Animals / Other species / Interesting and useful

Why is hippos sweat red?

From special glands in the skin, hippos secrete a reddish oily fluid, which people sometimes call "blood sweat» by mistake. But, this is not correct. Hippos don't sweat at all. These animals simply do not have sweat glands like humans do.

Instead, these gigantic animals secrete an element containing red pigments known as Hipposudoric acid and an orange pigment known as Norhipposudoric acid. 

Even though the skin of hippos is quite thick, it is very sensitive to both desiccation and sunburn. Therefore, the secretion works for them like a skin salve or sunscreen. It also protects the skin from waterlogging when the hippopotamus is in the water. Hipposudoric acid acts as one of the most effective antibiotics that helps these huge animals protect cuts and other wounds from infection.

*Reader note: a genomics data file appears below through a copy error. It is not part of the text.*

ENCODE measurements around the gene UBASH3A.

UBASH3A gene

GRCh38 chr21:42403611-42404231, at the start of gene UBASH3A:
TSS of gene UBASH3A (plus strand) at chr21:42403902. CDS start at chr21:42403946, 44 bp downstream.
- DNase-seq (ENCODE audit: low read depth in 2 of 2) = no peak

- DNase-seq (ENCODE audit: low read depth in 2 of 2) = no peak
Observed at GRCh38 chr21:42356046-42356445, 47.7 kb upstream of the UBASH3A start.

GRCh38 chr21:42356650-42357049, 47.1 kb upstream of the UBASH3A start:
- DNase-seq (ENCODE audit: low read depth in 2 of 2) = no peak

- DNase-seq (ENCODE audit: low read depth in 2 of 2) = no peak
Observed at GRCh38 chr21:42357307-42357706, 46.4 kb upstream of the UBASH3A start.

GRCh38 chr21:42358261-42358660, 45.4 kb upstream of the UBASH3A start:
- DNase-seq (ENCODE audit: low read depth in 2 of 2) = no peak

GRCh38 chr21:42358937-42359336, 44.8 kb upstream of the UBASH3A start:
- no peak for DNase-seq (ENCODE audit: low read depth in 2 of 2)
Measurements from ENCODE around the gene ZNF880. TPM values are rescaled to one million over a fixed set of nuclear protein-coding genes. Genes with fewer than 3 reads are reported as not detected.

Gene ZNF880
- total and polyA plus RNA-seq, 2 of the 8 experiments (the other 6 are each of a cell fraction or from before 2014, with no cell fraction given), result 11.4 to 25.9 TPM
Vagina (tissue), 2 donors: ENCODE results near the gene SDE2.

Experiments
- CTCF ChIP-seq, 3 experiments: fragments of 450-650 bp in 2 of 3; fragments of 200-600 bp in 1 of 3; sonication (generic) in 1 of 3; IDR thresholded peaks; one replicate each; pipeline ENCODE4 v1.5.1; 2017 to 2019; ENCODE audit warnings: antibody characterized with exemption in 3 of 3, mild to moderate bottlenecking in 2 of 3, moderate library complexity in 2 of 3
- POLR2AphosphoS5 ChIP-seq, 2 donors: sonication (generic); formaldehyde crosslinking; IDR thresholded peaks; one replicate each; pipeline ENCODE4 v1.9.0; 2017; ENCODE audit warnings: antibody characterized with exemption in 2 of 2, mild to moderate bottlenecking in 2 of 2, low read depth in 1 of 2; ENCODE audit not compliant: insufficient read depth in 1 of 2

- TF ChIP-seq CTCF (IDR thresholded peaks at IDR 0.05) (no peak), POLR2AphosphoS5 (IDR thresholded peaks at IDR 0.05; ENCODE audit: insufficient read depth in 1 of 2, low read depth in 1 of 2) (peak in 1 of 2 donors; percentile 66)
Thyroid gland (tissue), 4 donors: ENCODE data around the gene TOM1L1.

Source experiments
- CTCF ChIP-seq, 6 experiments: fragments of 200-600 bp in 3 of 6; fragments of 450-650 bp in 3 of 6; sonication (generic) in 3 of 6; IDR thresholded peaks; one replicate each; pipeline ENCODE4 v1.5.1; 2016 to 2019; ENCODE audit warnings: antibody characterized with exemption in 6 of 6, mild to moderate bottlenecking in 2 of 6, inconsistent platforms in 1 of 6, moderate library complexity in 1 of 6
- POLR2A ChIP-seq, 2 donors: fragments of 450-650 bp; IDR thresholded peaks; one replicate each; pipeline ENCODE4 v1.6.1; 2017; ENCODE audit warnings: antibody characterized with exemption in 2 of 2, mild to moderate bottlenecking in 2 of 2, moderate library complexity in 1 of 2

Why does the "sweat" turn red?

The protective fluid secreted by the skin of a hippopotamus is transparent. But after a few minutes it turns red. The components of the transparent substance turn into crimson only after coming in contact with oxygen. Therefore, on the skin of an animal, it looks like “bloody sweat”.

Such unusual sweat is essential for a hippopotamus. It is like a powerful sunscreen and an antibiotic cream in one!

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